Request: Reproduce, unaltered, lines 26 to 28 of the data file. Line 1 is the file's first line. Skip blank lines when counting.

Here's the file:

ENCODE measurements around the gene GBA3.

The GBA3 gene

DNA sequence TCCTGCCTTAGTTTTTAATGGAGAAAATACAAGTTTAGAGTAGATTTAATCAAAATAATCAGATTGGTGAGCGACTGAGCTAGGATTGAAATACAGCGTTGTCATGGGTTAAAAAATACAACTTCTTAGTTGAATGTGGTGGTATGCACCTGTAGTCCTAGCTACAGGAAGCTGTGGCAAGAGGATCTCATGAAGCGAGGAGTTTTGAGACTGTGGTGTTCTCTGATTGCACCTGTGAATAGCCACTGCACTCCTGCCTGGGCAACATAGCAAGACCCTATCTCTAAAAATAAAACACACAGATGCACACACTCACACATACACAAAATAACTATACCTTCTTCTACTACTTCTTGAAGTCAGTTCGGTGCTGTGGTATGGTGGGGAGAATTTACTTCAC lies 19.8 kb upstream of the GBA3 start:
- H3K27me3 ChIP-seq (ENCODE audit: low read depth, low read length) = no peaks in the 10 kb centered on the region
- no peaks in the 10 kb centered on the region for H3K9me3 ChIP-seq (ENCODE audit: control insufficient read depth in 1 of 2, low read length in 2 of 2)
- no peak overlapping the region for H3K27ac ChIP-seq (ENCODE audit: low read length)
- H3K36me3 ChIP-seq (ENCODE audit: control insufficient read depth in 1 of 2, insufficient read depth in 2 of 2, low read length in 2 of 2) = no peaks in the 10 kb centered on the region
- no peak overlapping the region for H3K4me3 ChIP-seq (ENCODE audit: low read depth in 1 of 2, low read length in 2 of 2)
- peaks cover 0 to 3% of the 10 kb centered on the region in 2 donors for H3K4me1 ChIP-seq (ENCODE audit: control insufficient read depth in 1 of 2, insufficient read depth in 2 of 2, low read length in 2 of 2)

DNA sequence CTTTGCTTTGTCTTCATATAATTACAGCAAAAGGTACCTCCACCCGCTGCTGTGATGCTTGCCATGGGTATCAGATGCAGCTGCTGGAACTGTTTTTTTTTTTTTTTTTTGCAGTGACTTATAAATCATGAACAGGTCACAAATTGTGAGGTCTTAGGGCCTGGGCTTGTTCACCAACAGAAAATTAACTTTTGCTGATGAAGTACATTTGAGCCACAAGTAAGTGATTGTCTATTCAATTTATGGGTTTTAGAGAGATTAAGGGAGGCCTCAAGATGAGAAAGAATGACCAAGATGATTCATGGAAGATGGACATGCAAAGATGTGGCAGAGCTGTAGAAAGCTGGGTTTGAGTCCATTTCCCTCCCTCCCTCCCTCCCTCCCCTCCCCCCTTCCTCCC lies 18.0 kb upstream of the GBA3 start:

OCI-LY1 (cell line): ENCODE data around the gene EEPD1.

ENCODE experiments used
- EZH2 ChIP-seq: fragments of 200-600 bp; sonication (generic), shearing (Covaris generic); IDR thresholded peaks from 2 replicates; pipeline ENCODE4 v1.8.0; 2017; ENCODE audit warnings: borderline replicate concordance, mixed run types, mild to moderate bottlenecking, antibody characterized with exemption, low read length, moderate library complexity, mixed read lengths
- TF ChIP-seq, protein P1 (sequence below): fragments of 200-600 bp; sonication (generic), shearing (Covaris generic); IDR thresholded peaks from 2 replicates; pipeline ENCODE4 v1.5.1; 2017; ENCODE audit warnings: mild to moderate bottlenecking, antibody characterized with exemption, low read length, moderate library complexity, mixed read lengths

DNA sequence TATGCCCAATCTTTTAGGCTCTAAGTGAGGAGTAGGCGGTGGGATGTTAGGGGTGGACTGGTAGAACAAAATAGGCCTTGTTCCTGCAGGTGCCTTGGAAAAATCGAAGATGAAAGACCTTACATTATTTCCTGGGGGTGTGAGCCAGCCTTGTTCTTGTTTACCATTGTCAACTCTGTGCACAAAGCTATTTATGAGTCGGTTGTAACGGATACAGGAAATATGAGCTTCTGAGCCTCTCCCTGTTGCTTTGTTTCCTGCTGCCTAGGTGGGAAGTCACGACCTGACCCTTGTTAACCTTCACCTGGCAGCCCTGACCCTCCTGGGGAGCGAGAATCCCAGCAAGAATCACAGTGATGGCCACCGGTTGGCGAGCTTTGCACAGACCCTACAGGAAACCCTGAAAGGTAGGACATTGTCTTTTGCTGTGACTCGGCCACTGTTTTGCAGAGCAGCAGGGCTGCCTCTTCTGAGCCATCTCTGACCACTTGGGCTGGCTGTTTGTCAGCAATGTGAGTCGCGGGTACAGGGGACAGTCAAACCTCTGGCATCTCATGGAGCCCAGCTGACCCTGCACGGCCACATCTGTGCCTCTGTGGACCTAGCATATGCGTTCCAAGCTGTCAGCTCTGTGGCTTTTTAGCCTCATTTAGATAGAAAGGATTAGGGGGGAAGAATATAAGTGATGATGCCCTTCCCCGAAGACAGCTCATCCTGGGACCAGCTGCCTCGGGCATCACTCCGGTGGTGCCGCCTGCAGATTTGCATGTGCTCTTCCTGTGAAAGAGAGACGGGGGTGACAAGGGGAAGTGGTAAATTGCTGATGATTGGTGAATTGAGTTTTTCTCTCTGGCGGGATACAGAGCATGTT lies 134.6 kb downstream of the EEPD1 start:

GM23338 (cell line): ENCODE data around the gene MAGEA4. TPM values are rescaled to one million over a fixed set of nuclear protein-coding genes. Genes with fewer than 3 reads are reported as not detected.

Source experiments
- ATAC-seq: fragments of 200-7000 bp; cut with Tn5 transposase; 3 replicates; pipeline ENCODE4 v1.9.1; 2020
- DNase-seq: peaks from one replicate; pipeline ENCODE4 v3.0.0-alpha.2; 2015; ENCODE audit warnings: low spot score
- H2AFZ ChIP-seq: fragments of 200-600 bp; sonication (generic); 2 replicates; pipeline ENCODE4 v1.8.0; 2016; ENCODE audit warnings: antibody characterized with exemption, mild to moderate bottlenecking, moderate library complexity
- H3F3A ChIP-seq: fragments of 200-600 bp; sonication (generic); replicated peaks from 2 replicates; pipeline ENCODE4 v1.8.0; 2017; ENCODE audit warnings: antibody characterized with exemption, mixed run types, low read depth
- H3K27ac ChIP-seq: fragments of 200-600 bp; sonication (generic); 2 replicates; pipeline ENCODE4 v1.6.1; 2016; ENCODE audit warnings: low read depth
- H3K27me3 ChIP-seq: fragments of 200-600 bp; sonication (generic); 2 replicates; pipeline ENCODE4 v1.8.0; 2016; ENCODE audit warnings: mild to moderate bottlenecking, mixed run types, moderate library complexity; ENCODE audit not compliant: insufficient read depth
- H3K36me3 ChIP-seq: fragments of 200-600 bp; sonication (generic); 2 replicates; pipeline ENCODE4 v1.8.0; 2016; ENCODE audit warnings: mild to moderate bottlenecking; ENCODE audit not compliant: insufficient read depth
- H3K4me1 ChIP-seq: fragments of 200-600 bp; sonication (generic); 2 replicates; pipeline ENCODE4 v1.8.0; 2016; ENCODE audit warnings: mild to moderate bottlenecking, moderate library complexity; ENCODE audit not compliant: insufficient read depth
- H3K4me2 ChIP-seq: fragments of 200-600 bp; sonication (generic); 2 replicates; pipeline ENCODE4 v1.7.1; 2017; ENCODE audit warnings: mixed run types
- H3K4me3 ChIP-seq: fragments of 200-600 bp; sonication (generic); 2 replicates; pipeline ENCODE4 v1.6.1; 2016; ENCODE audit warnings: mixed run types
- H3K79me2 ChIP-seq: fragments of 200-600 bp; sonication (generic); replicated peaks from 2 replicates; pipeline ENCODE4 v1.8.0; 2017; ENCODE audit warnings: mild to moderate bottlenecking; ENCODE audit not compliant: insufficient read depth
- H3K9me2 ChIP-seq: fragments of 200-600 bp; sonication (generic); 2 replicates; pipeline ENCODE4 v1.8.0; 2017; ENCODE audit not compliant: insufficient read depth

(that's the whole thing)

- H3K4me2 ChIP-seq: fragments of 200-600 bp; sonication (generic); 2 replicates; pipeline ENCODE4 v1.7.1; 2017; ENCODE audit warnings: mixed run types
- H3K4me3 ChIP-seq: fragments of 200-600 bp; sonication (generic); 2 replicates; pipeline ENCODE4 v1.6.1; 2016; ENCODE audit warnings: mixed run types
- H3K79me2 ChIP-seq: fragments of 200-600 bp; sonication (generic); replicated peaks from 2 replicates; pipeline ENCODE4 v1.8.0; 2017; ENCODE audit warnings: mild to moderate bottlenecking; ENCODE audit not compliant: insufficient read depth